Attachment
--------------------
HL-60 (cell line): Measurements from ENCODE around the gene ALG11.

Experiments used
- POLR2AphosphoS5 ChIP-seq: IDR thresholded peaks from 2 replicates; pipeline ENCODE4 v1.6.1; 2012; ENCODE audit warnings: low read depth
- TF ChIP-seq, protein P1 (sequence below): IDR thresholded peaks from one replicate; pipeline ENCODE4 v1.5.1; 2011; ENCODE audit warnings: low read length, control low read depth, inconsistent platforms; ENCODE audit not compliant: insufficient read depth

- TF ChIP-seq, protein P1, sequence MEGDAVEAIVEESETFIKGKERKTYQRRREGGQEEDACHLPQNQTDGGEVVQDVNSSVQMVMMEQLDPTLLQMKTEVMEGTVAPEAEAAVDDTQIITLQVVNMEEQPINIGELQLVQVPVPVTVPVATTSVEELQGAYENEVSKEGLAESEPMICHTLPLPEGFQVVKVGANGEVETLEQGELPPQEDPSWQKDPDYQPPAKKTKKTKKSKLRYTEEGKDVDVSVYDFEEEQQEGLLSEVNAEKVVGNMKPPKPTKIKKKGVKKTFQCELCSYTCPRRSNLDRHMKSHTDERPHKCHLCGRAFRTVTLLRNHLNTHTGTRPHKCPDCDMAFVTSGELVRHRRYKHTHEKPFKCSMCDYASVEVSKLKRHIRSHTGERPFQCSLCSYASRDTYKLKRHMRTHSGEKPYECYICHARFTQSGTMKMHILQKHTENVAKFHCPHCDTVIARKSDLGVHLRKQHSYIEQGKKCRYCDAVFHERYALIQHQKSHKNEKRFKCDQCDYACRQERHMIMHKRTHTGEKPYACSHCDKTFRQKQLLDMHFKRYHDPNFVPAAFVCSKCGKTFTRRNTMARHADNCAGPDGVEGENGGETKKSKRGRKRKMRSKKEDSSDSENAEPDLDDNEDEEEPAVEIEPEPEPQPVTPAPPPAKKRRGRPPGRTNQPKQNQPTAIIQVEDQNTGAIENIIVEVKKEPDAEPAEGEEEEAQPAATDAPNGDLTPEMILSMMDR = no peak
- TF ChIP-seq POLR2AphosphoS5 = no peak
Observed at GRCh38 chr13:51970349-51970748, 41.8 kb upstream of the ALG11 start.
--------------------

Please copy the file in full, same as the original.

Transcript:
HL-60 (cell line): Measurements from ENCODE around the gene ALG11.

Experiments used
- POLR2AphosphoS5 ChIP-seq: IDR thresholded peaks from 2 replicates; pipeline ENCODE4 v1.6.1; 2012; ENCODE audit warnings: low read depth
- TF ChIP-seq, protein P1 (sequence below): IDR thresholded peaks from one replicate; pipeline ENCODE4 v1.5.1; 2011; ENCODE audit warnings: low read length, control low read depth, inconsistent platforms; ENCODE audit not compliant: insufficient read depth

- TF ChIP-seq, protein P1, sequence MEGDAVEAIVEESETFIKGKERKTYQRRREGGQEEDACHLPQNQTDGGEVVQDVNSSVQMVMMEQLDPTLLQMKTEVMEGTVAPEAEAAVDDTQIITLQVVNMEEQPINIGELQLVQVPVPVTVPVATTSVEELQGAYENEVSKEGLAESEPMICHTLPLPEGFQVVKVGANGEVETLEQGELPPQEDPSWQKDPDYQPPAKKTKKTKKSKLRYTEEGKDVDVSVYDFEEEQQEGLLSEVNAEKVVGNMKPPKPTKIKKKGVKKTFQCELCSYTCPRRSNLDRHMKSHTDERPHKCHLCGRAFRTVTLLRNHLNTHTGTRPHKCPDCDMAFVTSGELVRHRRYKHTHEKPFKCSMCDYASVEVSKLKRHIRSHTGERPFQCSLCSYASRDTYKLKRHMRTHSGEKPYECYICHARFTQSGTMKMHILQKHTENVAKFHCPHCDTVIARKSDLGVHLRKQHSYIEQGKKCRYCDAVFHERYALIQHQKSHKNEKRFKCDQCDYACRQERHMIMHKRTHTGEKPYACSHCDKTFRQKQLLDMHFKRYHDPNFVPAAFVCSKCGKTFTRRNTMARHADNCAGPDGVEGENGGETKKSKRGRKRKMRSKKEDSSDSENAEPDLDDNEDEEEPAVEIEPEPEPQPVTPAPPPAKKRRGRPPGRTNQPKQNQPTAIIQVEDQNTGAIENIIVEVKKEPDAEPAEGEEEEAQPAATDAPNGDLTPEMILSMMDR = no peak
- TF ChIP-seq POLR2AphosphoS5 = no peak
Observed at GRCh38 chr13:51970349-51970748, 41.8 kb upstream of the ALG11 start.